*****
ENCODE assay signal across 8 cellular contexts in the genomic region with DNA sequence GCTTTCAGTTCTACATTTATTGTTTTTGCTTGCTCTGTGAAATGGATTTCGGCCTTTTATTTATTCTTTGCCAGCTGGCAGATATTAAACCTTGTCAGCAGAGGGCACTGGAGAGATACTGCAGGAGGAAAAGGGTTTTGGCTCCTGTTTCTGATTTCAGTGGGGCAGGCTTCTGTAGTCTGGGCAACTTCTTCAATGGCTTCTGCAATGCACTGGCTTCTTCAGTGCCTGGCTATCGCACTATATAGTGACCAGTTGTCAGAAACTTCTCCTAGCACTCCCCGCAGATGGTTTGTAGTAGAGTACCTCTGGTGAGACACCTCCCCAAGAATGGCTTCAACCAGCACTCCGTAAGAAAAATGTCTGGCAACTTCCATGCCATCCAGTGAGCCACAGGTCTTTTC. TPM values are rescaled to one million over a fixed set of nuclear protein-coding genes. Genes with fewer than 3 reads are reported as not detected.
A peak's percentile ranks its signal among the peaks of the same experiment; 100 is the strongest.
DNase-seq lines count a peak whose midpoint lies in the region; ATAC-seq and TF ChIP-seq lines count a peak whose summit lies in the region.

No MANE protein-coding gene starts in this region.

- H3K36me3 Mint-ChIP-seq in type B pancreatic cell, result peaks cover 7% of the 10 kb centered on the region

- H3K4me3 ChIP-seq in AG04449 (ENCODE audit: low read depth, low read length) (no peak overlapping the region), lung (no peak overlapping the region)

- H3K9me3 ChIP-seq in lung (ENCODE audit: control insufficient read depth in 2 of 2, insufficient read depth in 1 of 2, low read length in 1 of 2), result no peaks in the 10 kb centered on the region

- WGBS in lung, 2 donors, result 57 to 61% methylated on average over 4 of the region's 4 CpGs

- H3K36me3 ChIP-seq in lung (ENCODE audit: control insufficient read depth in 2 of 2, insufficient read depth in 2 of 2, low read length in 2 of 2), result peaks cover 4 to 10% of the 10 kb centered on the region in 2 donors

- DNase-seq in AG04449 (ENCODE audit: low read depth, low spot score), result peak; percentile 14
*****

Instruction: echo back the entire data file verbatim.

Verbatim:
ENCODE assay signal across 8 cellular contexts in the genomic region with DNA sequence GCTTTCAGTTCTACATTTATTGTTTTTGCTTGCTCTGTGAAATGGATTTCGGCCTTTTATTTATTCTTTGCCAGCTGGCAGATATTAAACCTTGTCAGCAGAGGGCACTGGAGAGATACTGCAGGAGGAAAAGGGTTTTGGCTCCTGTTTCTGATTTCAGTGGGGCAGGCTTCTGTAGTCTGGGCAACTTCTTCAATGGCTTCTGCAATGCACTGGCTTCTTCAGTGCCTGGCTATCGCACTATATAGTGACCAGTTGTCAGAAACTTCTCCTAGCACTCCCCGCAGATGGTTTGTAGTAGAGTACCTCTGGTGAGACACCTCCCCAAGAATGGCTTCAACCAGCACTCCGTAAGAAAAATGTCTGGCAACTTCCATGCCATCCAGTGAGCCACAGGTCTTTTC. TPM values are rescaled to one million over a fixed set of nuclear protein-coding genes. Genes with fewer than 3 reads are reported as not detected.
A peak's percentile ranks its signal among the peaks of the same experiment; 100 is the strongest.
DNase-seq lines count a peak whose midpoint lies in the region; ATAC-seq and TF ChIP-seq lines count a peak whose summit lies in the region.

No MANE protein-coding gene starts in this region.

- H3K36me3 Mint-ChIP-seq in type B pancreatic cell, result peaks cover 7% of the 10 kb centered on the region

- H3K4me3 ChIP-seq in AG04449 (ENCODE audit: low read depth, low read length) (no peak overlapping the region), lung (no peak overlapping the region)

- H3K9me3 ChIP-seq in lung (ENCODE audit: control insufficient read depth in 2 of 2, insufficient read depth in 1 of 2, low read length in 1 of 2), result no peaks in the 10 kb centered on the region

- WGBS in lung, 2 donors, result 57 to 61% methylated on average over 4 of the region's 4 CpGs

- H3K36me3 ChIP-seq in lung (ENCODE audit: control insufficient read depth in 2 of 2, insufficient read depth in 2 of 2, low read length in 2 of 2), result peaks cover 4 to 10% of the 10 kb centered on the region in 2 donors

- DNase-seq in AG04449 (ENCODE audit: low read depth, low spot score), result peak; percentile 14